The American Civil Liberties Union of Alaska has asked the Kenai Peninsula Borough to back down from its newly passed invocation policy.
The organization, which advocates for individual Constitutional liberties, frequently through litigation, sent a letter Kenai Peninsula Borough Assembly President Blaine Gilman saying the policy violates religious liberty because those seeking to give an invocation must pass a religious test.
“On its face, this test prohibits people who belong to no religious association or whose religious associations fail to pass the Assembly’s test from participating in the Borough’s civic life by giving a legislative invocation,” wrote ACLU Alaska Executive Director Joshua Decker in the letter. “This violates the constitutional guarantees of equal protection and religious freedom.”
After a protracted controversy about who may give the invocation before the assembly’s regularly scheduled meetings over the summer, the assembly debated and passed a formal policy at its Oct. 11 meeting that outlines policies for an invocation. Under the policy, the person giving the invocation must be a chaplain serving fire departments, law enforcement agencies, hospitals or other similar organizations or a member of a religious association that meets regularly in the Kenai Peninsula Borough, as long as the leader of the association submits a written request to the borough clerk’s office.
Before that, the assembly scheduled invocations on a first-come, first-serve basis from anyone who wanted to give one. Decker said the ACLU of Alaska has been following the issue throughout the summer and thought the assembly made the right call when the members decided in July not to restrict who can give the invocation. However, when the assembly passed the policy last week, the ACLU was concerned because the policy seems discriminatory, he said.
“We’re hoping the assembly is going to do the right thing and go back to the way things were before (Oct. 11),” Decker said.
The policy is shaped after the 2014 U.S. Supreme Court ruling Town of Greece v. Galloway, in which the court ruled that the city council of Greece, New York could have prayers before its meetings as long as the prayers do not show a pattern of “denigrating nonbelievers or religious minorities, threaten damnation, or preach conversion,” according to the borough resolution containing the new policy. The Supreme Court decision also stated that the prayers are permissible because no one is required to participate, and even if some say the prayers offend them, “offense does not equate to coercion.” The resolution also references other court decisions ruling that governmental bodies can have public invocations before their meetings in a variety of states.
Decker referenced the Town of Greece v. Galloway decision in his letter to the borough, saying that the court had ruled once a governmental body invites prayer into the public sphere, it must be open to everyone. He said there are two solutions: either to return to the previous policy, in which anyone could give an invocation, or to do away with invocation entirely.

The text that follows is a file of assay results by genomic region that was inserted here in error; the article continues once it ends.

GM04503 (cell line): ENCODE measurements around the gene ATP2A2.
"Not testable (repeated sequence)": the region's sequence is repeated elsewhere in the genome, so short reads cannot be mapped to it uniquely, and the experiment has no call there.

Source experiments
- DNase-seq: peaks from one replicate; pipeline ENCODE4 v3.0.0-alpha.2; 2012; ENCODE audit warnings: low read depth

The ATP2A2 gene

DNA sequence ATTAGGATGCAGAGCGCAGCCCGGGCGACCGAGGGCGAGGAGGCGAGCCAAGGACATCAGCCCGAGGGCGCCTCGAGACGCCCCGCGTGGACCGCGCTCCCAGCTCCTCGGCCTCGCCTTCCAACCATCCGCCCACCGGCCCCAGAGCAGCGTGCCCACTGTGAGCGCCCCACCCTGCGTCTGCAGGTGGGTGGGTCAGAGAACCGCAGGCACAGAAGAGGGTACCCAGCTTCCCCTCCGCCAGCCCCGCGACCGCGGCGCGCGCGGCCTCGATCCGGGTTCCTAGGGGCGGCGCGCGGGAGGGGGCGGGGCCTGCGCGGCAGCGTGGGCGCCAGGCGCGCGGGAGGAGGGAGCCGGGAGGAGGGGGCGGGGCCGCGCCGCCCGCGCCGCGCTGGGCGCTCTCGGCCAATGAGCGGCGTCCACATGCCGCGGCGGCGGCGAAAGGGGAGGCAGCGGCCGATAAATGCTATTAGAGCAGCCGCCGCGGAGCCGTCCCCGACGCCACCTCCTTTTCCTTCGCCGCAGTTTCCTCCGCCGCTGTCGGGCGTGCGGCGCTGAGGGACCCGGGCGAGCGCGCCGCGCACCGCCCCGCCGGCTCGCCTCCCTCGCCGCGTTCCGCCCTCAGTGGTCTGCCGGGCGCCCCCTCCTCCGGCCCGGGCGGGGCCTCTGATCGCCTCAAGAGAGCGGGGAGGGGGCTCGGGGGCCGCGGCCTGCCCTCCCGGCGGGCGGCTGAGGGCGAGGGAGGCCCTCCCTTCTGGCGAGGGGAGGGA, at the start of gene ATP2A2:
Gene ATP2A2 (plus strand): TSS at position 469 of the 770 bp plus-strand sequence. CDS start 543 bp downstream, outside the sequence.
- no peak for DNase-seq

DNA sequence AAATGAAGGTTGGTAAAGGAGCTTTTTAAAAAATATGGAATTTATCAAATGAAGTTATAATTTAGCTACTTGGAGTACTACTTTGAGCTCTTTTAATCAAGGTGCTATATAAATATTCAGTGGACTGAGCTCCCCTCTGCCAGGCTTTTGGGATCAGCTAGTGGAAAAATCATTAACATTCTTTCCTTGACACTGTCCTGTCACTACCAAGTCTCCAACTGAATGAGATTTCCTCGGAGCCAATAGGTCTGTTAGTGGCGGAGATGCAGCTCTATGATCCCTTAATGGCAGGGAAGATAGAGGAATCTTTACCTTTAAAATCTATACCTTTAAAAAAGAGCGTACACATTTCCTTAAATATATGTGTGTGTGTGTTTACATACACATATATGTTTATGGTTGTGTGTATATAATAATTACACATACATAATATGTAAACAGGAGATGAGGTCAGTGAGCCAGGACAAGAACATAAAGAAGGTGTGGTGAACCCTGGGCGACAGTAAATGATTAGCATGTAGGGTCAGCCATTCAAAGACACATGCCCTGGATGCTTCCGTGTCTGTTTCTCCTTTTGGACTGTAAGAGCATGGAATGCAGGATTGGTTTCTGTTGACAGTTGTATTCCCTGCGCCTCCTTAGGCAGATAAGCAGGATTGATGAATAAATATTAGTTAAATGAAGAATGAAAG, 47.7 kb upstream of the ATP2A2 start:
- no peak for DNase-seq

At the end of the letter, he urged the assembly to make a decision by Nov. 28, 2016. While the letter does not explicitly threaten litigation, the organization wouldn’t rule it out “if that’s what it took to uphold the Constitution,” Decker said.
“We sent this letter today to the borough assembly and hope they’re going to do the right thing,” he said.
Gilman said he had just received the letter Thursday afternoon and couldn’t comment on it because the borough assembly would have to discuss it. Borough attorney Colette Thompson said the borough would not comment on the letter either.
The legal department asked assembly members not to comment on the matter on behalf of the assembly because the group had not had time to discuss it yet. As an individual, assembly member Willy Dunne said he thought the letter made some valid points. Dunne opposed the policy and said he didn’t like the concept of the religious test which people would have to pass to qualify to give an invocation.
“I think we will be discussing this more, and I’m looking forward to hearing how the assembly decides on this,” Dunne said.
Brandii Holmdahl, who represents Seward on the assembly, said she could not comment as an assembly member but as an individual said she thought that the assembly should either not have an invocation or should let it be open to everyone. Holmdahl proposed twice this summer to remove the invocation from the assembly’s agenda, but the proposals both failed to pass introduction.
Assembly member Gary Knopp said he was not surprised that the decision was challenged and that it would have to be dealt with by the borough legal department and the assembly president. When reached, assembly member Kelly Cooper said she had not seen the letter yet. Other assembly members could not be reached for comment.
Reach Elizabeth Earl at firstname.lastname@example.org.